Have you ever heard of buying a house “on contract?” It’s an expression I hadn’t encountered until recently in an article in The Atlantic.
Basically buying a house on contract means getting no loan for the purchase or making a minimal ($1000) or no down payment. Buying a home this way seems like a great idea for people with low incomes or young people who are getting started in their first home. Good news? Not necessarily.
Buying on contract means that one makes monthly payments just as though renting or having a mortgage with a bank. “However, in a contract sale, the seller keeps the deed until the contract is paid in full – and, unlike with a normal mortgage, the buyer acquires no equity in the meantime. If he misses a single payment, he would immediately forfeit his $1000 down payment, all his monthly payments, and the property itself.” (http://www.theatlantic.com/features/archive/2014/05/the-case-for-reparations/361631/)
If one buys on contract, there is no home owner to make repairs (providing heat and water, for instance) or to insure the home is safe as there would be if one were renting. “On contract is a predatory agreement that combined all the responsibilities of homeownership with all the disadvantages of renting—while offering the benefits of neither.” (http://www.theatlantic.com/features/archive/2014/05/the-case-for-reparations/361631/)
For instance, there is a gentleman named Clyde Ross in the North Lawndale section of Chicago who needed a new boiler three months after he moved into his new house purchased on contract. Since he was not the real homeowner, his payments had been made to the seller. A new boiler is very expensive and he’d earned no equity on which to base a loan for its repair or replacement.
If one buys on contract, there is no loan officer to help him through the maze “of the costs involved, the total cost of the house, the interest rate, who will pay the taxes, and whether there’s a “balloon payment.” (http://www.iowalegalaid.org/resource/lending-buying-a-house-on-contract?ref=EJwEB) In Clyde Ross’s case he had purchased a house for $27,500 which had been purchased by the on contract middleman for $12,000.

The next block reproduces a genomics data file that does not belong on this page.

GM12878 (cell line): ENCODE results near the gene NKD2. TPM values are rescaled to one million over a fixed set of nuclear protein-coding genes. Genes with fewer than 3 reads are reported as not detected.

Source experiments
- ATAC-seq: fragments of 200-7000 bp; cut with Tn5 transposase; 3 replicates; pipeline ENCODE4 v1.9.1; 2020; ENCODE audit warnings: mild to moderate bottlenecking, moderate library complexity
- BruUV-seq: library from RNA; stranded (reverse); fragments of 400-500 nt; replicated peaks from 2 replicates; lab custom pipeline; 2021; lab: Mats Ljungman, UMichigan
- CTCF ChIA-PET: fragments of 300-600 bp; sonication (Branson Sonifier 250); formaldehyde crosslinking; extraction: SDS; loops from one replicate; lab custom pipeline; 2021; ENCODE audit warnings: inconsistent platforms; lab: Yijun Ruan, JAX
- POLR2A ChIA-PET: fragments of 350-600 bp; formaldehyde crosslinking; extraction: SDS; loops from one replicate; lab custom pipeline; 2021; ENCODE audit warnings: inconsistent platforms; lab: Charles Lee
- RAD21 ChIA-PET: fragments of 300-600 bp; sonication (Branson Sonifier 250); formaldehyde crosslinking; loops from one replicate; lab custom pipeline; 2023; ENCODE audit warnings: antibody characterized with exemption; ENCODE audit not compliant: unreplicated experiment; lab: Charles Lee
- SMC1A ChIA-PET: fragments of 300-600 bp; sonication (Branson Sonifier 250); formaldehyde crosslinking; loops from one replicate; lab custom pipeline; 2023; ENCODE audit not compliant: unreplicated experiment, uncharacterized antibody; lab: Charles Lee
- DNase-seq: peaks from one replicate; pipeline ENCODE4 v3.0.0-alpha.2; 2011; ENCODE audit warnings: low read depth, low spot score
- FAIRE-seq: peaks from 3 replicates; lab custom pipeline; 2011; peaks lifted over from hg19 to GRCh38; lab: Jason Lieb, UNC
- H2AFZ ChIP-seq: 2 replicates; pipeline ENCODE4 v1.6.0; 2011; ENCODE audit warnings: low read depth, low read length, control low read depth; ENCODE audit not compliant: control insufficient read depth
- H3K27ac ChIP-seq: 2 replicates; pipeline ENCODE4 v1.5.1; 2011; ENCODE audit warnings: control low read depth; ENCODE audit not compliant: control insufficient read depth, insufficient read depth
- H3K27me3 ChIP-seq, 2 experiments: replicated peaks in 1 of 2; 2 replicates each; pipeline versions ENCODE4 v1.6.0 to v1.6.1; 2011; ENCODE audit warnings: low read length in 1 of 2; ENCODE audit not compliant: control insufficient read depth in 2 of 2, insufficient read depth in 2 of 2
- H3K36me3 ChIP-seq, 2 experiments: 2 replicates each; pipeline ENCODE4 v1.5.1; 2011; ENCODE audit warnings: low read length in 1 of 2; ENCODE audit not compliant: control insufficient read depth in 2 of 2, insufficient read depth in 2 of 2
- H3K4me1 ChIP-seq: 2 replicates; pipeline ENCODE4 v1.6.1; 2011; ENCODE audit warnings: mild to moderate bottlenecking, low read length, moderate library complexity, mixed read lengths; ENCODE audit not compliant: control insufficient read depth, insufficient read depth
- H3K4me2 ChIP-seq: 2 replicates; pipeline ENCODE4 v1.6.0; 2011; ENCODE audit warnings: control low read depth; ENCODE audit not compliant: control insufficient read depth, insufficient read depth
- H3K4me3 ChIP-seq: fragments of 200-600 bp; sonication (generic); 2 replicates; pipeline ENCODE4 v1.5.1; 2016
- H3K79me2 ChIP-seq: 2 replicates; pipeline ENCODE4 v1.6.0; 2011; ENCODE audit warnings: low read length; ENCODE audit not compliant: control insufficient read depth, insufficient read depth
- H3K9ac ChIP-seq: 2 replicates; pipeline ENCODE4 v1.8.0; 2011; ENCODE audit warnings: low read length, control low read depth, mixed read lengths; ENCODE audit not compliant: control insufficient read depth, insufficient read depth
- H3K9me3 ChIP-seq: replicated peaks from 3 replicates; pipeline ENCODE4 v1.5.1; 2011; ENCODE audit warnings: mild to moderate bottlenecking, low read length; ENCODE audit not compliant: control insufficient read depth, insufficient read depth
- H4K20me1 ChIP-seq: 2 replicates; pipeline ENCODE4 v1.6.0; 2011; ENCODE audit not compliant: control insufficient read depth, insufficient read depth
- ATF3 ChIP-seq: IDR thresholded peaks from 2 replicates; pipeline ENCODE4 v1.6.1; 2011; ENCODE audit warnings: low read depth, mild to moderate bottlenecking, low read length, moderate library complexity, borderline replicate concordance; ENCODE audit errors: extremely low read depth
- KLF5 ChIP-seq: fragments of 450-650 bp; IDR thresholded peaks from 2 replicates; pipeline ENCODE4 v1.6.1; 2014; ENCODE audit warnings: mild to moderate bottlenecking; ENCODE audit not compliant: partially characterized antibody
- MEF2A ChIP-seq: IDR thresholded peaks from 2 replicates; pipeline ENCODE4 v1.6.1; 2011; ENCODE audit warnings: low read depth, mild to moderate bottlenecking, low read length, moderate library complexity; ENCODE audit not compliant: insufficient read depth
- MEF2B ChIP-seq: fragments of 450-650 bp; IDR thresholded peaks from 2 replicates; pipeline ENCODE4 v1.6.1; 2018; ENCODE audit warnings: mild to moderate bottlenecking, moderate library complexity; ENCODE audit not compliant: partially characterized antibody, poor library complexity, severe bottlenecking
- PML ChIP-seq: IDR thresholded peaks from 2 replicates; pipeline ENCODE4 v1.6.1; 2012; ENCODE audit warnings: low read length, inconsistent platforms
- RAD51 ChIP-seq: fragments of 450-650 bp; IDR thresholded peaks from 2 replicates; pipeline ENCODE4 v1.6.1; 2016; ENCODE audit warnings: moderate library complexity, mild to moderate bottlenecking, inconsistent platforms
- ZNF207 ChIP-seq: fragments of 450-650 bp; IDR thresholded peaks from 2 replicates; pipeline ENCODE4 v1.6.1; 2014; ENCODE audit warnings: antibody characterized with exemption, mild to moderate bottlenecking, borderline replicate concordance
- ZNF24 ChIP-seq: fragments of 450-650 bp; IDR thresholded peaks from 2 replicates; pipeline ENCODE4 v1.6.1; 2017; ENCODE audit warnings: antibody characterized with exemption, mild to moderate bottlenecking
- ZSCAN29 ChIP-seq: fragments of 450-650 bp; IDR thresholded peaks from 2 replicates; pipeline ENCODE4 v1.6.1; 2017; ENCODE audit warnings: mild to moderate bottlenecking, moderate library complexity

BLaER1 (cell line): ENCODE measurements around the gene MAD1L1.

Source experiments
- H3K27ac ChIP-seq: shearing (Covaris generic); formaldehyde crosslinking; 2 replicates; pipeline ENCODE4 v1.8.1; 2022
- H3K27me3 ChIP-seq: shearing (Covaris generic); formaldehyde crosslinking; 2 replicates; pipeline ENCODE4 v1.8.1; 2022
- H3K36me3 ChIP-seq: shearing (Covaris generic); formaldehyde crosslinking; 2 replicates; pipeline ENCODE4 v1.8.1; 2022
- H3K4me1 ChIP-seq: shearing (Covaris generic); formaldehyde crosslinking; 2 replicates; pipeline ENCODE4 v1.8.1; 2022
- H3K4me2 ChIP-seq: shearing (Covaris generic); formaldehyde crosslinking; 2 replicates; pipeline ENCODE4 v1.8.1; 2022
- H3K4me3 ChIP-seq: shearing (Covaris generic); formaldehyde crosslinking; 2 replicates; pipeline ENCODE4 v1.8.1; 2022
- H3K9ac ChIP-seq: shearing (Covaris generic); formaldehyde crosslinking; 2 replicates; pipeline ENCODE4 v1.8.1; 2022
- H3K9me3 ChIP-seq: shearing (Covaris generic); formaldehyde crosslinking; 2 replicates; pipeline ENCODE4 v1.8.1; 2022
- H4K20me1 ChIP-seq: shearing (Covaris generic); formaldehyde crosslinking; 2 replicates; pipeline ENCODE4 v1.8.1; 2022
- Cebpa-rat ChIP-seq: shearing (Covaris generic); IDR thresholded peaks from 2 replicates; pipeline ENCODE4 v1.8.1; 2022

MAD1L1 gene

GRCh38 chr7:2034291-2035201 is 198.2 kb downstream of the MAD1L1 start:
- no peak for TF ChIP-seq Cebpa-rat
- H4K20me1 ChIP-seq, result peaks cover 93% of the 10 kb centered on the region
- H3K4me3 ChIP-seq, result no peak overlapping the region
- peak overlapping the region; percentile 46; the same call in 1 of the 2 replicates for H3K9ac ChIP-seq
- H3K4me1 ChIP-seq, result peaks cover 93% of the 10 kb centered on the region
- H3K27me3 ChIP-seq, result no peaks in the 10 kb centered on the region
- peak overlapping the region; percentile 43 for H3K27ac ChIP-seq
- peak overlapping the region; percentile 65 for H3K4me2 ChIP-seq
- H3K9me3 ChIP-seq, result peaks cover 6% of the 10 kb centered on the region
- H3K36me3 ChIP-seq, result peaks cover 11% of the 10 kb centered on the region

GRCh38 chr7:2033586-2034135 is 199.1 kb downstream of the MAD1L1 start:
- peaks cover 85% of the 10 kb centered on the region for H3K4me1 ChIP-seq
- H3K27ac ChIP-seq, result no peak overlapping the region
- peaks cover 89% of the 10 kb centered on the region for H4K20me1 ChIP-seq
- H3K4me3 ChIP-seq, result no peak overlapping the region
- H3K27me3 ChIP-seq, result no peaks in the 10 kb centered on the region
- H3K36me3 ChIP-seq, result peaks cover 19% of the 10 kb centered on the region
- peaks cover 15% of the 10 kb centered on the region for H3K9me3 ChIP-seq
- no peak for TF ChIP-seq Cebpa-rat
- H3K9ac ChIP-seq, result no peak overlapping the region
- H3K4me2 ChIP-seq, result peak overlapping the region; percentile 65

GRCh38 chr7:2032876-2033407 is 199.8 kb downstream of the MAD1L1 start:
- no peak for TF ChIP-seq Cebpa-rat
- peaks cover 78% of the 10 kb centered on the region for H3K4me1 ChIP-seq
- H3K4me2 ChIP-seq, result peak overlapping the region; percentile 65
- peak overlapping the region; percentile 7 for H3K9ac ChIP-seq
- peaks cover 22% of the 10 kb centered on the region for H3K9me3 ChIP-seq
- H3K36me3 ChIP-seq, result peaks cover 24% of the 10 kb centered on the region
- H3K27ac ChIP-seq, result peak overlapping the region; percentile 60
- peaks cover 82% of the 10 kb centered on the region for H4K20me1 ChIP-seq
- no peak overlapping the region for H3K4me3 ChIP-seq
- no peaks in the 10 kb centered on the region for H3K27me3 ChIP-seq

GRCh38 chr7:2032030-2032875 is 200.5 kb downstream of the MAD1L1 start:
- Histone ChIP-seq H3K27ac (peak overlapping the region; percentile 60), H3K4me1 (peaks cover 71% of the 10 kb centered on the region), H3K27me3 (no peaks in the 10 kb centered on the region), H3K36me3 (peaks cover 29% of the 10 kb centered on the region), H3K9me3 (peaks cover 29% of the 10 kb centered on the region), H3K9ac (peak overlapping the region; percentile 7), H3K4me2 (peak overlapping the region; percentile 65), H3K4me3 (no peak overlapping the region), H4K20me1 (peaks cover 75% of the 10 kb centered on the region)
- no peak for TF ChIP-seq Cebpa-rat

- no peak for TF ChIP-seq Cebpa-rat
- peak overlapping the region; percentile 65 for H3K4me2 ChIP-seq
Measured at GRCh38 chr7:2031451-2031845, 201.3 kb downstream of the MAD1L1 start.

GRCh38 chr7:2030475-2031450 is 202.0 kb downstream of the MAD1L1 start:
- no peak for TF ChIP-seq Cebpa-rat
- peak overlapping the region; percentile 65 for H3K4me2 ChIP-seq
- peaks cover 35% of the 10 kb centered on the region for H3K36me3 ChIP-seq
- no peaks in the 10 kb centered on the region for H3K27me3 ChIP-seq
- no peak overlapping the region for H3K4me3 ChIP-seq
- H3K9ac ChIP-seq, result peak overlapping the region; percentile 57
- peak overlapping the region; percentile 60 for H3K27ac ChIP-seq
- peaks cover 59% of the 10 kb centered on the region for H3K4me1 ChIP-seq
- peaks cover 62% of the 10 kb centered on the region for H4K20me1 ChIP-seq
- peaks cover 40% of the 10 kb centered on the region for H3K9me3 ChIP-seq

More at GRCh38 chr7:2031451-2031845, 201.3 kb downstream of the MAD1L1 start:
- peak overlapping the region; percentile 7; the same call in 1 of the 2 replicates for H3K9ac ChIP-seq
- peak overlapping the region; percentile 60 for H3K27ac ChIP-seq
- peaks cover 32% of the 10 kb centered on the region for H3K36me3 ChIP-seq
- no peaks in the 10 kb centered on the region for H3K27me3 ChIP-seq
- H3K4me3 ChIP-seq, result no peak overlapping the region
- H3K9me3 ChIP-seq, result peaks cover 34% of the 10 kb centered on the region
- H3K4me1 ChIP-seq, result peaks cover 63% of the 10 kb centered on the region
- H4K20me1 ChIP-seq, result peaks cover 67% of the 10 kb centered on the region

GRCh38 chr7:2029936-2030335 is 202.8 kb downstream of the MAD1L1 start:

So, why do I call this a ghetto scam? This process of selling on contract is one of the reasons that there are African Americans living in ghettos today. Clyde Ross bought his house in 1961 on contract as did many African Americans in North Lawndale. Part of the Great Migration, Clyde Ross and six million other African Americans traveled north fleeing the Jim Crow South. Once here he made a decent wage, married and had children. He could vote. Then as now there were men who were willing to sell homes “at inflated prices and who were willing to evict families who could not pay.”
If someone like Clyde Ross wanted to move out of the house in North Lawndale and get a house in another section of town, he was told that there was no financing. “From the 1930s through the 1960s, black people across the country were largely cut out of the legitimate home–mortgage market through means both legal and extralegal. Chicago whites employed every measure, from ‘restrictive covenants’ to bombings, to keep their neighborhoods segregated.” (For those of you near Sacramento don’t think that these restrictions did not occur here. See Eva Rutland’s No Crystal Stair for the restrictions she and her husband faced – and for how they got around them.)
The moral of this story is not just about ghettos. It’s about people who use on contract sales today. If you or anyone you know is thinking of buying a house on contract, please check out this resource.
For 10 Tips for Buying a House on Contract go to https://www.trustedchoice.com/insurance-articles/home-family/buying-house-on-contract/
Come back for a second installment about how the federal government did its part to form the ghettos of today.